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People v. Larsen.

2023 COA 28. No. 21CA0398. Sixth Amendment—Fourteenth Amendment—Postconviction Remedies—Double Jeopardy—Right to Unanimous Jury Verdict—Due Process—Modified Unanimity Instruction.

March 30, 2023

Larsen was convicted of one count each of sex assault on a child by one in a position of trust (SAOC-POT) as part of a pattern (count 1) and SAOC-POT with a victim under 15 years old (count 2) for assaulting his then-10-year-old granddaughter. The trial court sentenced him to a controlling indeterminate prison term of eight years to life. His convictions were upheld on direct appeal, and Larsen then sought habeas corpus relief, arguing that the jury’s findings and verdicts were insufficient to support his conviction for count 1. He contended that whether the sex assault was committed as part of a pattern wasn’t submitted to and found beyond a reasonable doubt by the jury, so the conviction violated his Sixth and Fourteenth Amendment rights. The federal district court concluded that Larsen was entitled to habeas relief but stated that the proper remedy was unclear, given his multiple convictions and how they were entered on the mittimus. The federal district court thus conditionally granted the writ of habeas corpus while instructing the state courts to remedy the constitutional violation in its order within 90 days or release Larsen from custody. Ultimately, the postconviction court vacated count 1 and left the count 2 conviction in place, concluding that there was a separate verdict and conviction for count 2 that was not impacted by the count 1 issues. The postconviction court then sentenced Larsen on count 2 to time served and 20 years to life of sex offender intensive supervision probation (SOISP).

On appeal, Larsen argued that the postconviction court erred by sentencing him on count 2 because it was purposefully merged into count 1 and, accordingly, count 2 was vacated and couldn’t be reinstated. However, the Colorado Supreme Court and other courts have regularly reinstated lesser included convictions that were merged or improperly vacated. Larsen’s motion asking the postconviction court to comply with the federal district court’s order is properly construed as a Crim. P. 35(c) motion, and once Larsen filed this motion, the postconviction court had authority to vacate count 1 and enter the conviction and sentence on count 2. Here, it is apparent that the postconviction court vacated count 1, and while the mittimus reflects otherwise, it is apparent from the postconviction court’s oral rulings that count 2 is the conviction the court reinstated and on which Larsen was then sentenced. Further, reinstating count 2 didn’t violate the Double Jeopardy Clause.

Larsen also contended that his conviction on count 2 violated his right to a unanimous verdict because the trial court erred by not requiring the prosecution to elect the act of sexual assault underlying that count. Where the prosecution does not elect the transaction on which it is relying for a conviction, the defendant can receive a modified unanimity instruction advising the jurors that, to find the defendant guilty, they must unanimously agree that the defendant committed the same act or acts. A failure to elect does not cause a due process violation if the modified unanimity instruction cures any harm from the prosecution’s failure to individualize the counts charged. Here, the trial court provided a modified unanimity instruction—which the jury presumably followed—that explicitly told jurors that, to find Larsen guilty of count 2, they had to unanimously agree on which act of sexual contact had been proven. Further, there is a unanimous jury verdict finding Larsen guilty of count 2, and the jury expressly found in an interrogatory response that one of the alleged acts of sexual contact occurred. Accordingly, Larsen’s due process rights weren’t violated by the entry of conviction on count 2.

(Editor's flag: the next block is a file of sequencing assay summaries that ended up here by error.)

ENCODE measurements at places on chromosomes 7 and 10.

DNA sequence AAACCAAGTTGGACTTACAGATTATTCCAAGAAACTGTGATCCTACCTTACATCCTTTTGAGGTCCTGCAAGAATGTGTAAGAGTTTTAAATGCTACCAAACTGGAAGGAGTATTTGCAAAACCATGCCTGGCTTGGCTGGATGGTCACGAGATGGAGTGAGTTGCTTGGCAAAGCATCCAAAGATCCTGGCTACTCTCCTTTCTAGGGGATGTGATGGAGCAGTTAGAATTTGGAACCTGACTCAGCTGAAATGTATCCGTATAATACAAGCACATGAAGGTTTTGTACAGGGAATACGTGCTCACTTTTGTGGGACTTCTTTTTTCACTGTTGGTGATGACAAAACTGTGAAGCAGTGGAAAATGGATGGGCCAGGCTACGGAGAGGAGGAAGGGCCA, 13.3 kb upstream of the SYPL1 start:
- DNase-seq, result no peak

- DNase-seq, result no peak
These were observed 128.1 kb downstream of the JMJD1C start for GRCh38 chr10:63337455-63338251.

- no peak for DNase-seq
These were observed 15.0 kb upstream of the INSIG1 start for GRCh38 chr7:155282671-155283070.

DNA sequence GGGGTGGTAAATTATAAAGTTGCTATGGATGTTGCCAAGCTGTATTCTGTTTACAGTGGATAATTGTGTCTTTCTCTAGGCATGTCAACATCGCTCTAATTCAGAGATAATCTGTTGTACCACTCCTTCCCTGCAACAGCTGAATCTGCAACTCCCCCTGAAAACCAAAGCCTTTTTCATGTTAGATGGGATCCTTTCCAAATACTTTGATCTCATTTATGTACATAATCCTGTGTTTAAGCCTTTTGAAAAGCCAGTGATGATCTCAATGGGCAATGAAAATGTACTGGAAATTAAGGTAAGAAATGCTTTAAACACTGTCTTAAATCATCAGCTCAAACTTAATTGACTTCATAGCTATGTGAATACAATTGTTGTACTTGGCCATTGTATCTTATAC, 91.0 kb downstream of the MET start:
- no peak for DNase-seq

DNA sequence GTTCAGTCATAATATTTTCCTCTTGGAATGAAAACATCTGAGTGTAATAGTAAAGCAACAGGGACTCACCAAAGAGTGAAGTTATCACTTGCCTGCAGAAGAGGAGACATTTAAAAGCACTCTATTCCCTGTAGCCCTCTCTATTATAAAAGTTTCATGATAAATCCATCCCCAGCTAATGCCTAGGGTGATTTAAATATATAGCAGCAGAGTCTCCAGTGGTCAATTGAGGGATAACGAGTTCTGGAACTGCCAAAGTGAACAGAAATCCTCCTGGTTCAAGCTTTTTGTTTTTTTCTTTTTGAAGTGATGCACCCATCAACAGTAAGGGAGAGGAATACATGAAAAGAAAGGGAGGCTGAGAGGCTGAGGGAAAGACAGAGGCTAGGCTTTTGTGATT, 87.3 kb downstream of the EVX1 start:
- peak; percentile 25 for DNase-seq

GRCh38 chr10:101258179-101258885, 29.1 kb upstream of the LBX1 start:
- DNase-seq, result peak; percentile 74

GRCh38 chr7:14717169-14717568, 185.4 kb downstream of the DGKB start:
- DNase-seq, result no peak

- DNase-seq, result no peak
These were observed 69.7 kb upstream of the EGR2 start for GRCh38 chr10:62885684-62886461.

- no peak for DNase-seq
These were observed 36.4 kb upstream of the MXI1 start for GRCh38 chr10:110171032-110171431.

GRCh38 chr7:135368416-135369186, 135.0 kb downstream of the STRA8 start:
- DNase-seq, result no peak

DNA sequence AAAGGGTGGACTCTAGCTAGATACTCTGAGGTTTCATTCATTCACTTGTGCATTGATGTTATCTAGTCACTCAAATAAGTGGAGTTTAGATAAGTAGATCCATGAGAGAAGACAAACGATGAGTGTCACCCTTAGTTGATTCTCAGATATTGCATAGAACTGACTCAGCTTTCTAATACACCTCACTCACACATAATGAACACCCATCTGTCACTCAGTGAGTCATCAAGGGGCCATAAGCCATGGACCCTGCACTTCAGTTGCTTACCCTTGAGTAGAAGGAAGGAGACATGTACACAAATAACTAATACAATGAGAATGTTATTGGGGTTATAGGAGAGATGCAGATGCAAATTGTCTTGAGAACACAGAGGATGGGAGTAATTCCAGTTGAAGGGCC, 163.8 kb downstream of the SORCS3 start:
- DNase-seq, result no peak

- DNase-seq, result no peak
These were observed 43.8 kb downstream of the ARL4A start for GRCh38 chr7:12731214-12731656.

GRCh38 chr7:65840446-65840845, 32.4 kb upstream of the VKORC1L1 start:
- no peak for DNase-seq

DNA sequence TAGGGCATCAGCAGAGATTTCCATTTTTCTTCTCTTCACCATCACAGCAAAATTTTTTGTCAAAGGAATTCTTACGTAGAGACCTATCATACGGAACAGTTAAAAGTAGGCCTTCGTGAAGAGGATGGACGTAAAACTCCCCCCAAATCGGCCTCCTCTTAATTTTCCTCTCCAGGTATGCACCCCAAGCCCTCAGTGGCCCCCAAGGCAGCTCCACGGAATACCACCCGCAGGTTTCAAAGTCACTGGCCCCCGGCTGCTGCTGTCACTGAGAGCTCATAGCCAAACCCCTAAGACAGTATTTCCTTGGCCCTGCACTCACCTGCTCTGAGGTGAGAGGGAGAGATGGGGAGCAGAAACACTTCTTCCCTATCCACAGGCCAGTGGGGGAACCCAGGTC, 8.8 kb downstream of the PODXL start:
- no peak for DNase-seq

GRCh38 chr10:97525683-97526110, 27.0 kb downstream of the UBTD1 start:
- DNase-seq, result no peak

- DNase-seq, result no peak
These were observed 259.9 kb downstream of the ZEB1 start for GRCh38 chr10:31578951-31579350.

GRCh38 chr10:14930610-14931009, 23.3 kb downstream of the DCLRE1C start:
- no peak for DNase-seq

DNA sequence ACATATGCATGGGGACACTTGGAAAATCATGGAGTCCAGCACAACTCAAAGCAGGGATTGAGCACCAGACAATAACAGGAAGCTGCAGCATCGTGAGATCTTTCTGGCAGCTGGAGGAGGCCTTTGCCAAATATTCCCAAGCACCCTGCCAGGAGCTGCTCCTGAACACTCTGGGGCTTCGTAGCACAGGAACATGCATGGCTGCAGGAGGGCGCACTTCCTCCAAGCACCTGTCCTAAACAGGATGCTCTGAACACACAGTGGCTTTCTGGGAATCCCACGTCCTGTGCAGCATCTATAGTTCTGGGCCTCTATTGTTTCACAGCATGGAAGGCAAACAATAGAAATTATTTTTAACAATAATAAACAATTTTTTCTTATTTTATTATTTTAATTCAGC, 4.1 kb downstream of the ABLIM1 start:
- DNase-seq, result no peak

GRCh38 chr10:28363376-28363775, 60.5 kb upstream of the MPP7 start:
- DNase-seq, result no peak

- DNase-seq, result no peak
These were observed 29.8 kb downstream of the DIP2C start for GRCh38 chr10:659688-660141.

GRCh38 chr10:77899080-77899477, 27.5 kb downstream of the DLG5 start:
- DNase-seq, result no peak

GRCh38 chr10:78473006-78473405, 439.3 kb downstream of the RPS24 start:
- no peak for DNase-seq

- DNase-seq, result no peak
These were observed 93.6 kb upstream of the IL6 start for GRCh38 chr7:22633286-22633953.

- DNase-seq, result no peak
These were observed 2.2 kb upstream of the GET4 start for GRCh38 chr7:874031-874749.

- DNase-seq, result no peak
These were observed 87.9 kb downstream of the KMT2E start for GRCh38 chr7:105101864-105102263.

The court of appeals also determined that the mittimus incorrectly states that Larsen “pled guilty” to one count each of child sexual assault as part of a pattern and child sexual assault with a victim under 15 years old. But Larsen pleaded not guilty and was instead convicted by a jury of these charges. Additionally, the mittimus shows that Larsen is still convicted of and sentenced on count 1, but Larsen’s conviction on count 1 was vacated. Therefore, the mittimus should reflect the verdict after trial for only count 2 and the corresponding sentence of time served and 20 years to life of SOISP.

The judgment of conviction for count 2 was affirmed. The case was remanded to the trial court with directions to correct the mittimus to reflect that Larsen was convicted after trial and that count 1 was vacated.

Official Colorado Court of Appeals proceedings can be found at the Colorado Court of Appeals website.

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